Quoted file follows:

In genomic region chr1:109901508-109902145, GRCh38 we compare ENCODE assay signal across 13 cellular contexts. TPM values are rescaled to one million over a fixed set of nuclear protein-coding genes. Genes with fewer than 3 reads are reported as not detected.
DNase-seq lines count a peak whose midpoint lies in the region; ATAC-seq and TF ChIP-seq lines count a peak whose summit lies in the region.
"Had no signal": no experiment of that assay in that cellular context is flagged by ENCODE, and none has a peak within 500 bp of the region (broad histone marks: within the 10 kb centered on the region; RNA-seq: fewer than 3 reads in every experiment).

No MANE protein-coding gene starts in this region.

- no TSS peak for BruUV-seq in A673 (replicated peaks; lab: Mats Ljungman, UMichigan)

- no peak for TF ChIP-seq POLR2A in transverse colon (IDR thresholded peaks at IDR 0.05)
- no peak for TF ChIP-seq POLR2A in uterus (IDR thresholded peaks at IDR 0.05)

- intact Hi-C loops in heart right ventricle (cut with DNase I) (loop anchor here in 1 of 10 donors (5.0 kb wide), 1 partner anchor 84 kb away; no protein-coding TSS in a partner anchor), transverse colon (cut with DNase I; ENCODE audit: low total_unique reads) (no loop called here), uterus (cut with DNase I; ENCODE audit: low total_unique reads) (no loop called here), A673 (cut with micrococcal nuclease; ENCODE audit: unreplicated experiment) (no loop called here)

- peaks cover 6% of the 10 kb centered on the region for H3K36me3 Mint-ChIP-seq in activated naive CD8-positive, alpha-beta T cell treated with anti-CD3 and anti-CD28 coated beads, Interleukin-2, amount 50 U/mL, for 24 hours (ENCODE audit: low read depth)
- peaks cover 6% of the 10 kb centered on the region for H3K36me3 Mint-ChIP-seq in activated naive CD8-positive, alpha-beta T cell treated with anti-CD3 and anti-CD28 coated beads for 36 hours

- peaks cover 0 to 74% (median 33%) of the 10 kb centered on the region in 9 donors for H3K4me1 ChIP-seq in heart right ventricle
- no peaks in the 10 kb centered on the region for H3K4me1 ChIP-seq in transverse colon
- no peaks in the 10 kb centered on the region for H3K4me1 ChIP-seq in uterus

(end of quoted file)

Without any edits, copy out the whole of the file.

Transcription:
In genomic region chr1:109901508-109902145, GRCh38 we compare ENCODE assay signal across 13 cellular contexts. TPM values are rescaled to one million over a fixed set of nuclear protein-coding genes. Genes with fewer than 3 reads are reported as not detected.
DNase-seq lines count a peak whose midpoint lies in the region; ATAC-seq and TF ChIP-seq lines count a peak whose summit lies in the region.
"Had no signal": no experiment of that assay in that cellular context is flagged by ENCODE, and none has a peak within 500 bp of the region (broad histone marks: within the 10 kb centered on the region; RNA-seq: fewer than 3 reads in every experiment).

No MANE protein-coding gene starts in this region.

- no TSS peak for BruUV-seq in A673 (replicated peaks; lab: Mats Ljungman, UMichigan)

- no peak for TF ChIP-seq POLR2A in transverse colon (IDR thresholded peaks at IDR 0.05)
- no peak for TF ChIP-seq POLR2A in uterus (IDR thresholded peaks at IDR 0.05)

- intact Hi-C loops in heart right ventricle (cut with DNase I) (loop anchor here in 1 of 10 donors (5.0 kb wide), 1 partner anchor 84 kb away; no protein-coding TSS in a partner anchor), transverse colon (cut with DNase I; ENCODE audit: low total_unique reads) (no loop called here), uterus (cut with DNase I; ENCODE audit: low total_unique reads) (no loop called here), A673 (cut with micrococcal nuclease; ENCODE audit: unreplicated experiment) (no loop called here)

- peaks cover 6% of the 10 kb centered on the region for H3K36me3 Mint-ChIP-seq in activated naive CD8-positive, alpha-beta T cell treated with anti-CD3 and anti-CD28 coated beads, Interleukin-2, amount 50 U/mL, for 24 hours (ENCODE audit: low read depth)
- peaks cover 6% of the 10 kb centered on the region for H3K36me3 Mint-ChIP-seq in activated naive CD8-positive, alpha-beta T cell treated with anti-CD3 and anti-CD28 coated beads for 36 hours

- peaks cover 0 to 74% (median 33%) of the 10 kb centered on the region in 9 donors for H3K4me1 ChIP-seq in heart right ventricle
- no peaks in the 10 kb centered on the region for H3K4me1 ChIP-seq in transverse colon
- no peaks in the 10 kb centered on the region for H3K4me1 ChIP-seq in uterus